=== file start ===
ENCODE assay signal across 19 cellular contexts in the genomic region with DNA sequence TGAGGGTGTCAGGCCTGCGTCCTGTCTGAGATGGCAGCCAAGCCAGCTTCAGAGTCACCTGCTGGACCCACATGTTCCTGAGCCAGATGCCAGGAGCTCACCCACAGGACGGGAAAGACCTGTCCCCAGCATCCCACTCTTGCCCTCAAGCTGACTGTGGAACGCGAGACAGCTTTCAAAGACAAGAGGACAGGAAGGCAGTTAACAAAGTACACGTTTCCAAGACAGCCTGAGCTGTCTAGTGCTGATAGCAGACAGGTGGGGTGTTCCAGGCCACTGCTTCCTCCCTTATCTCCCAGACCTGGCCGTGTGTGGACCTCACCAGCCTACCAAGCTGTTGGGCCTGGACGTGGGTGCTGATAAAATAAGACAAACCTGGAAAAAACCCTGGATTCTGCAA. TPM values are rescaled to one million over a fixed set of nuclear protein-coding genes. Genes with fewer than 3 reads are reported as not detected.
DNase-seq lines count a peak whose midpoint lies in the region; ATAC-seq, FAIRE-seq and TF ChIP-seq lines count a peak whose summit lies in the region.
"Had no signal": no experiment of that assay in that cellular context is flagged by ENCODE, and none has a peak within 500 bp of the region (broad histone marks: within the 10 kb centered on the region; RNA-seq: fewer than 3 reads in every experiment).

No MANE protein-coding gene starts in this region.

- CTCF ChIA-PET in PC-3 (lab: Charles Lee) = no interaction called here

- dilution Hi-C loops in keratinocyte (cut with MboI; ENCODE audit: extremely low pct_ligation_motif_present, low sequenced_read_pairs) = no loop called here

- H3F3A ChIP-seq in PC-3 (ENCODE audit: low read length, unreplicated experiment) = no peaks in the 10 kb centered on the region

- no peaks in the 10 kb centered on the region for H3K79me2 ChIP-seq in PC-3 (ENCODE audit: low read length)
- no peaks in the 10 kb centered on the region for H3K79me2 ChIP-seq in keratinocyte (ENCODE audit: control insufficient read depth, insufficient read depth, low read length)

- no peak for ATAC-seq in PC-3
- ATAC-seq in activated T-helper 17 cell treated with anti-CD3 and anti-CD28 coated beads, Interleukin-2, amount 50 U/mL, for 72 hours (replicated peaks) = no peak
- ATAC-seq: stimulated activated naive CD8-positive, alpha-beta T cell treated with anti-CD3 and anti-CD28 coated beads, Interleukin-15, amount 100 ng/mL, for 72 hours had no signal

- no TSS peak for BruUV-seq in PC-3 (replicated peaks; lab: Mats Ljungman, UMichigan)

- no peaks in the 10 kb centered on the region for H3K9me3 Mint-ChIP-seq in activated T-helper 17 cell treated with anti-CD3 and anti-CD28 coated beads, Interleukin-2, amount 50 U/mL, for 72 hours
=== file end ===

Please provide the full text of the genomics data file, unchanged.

ENCODE assay signal across 19 cellular contexts in the genomic region with DNA sequence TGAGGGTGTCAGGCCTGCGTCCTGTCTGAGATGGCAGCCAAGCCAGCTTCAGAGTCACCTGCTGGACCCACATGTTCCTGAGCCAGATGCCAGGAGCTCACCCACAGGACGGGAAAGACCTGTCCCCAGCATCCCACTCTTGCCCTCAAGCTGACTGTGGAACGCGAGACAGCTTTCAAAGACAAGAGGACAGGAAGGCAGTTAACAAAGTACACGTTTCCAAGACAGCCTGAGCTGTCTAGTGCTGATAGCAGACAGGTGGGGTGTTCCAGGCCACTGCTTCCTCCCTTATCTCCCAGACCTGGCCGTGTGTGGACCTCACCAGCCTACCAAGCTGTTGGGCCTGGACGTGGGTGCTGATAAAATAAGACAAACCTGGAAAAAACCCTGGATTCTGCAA. TPM values are rescaled to one million over a fixed set of nuclear protein-coding genes. Genes with fewer than 3 reads are reported as not detected.
DNase-seq lines count a peak whose midpoint lies in the region; ATAC-seq, FAIRE-seq and TF ChIP-seq lines count a peak whose summit lies in the region.
"Had no signal": no experiment of that assay in that cellular context is flagged by ENCODE, and none has a peak within 500 bp of the region (broad histone marks: within the 10 kb centered on the region; RNA-seq: fewer than 3 reads in every experiment).

No MANE protein-coding gene starts in this region.

- CTCF ChIA-PET in PC-3 (lab: Charles Lee) = no interaction called here

- dilution Hi-C loops in keratinocyte (cut with MboI; ENCODE audit: extremely low pct_ligation_motif_present, low sequenced_read_pairs) = no loop called here

- H3F3A ChIP-seq in PC-3 (ENCODE audit: low read length, unreplicated experiment) = no peaks in the 10 kb centered on the region

- no peaks in the 10 kb centered on the region for H3K79me2 ChIP-seq in PC-3 (ENCODE audit: low read length)
- no peaks in the 10 kb centered on the region for H3K79me2 ChIP-seq in keratinocyte (ENCODE audit: control insufficient read depth, insufficient read depth, low read length)

- no peak for ATAC-seq in PC-3
- ATAC-seq in activated T-helper 17 cell treated with anti-CD3 and anti-CD28 coated beads, Interleukin-2, amount 50 U/mL, for 72 hours (replicated peaks) = no peak
- ATAC-seq: stimulated activated naive CD8-positive, alpha-beta T cell treated with anti-CD3 and anti-CD28 coated beads, Interleukin-15, amount 100 ng/mL, for 72 hours had no signal

- no TSS peak for BruUV-seq in PC-3 (replicated peaks; lab: Mats Ljungman, UMichigan)

- no peaks in the 10 kb centered on the region for H3K9me3 Mint-ChIP-seq in activated T-helper 17 cell treated with anti-CD3 and anti-CD28 coated beads, Interleukin-2, amount 50 U/mL, for 72 hours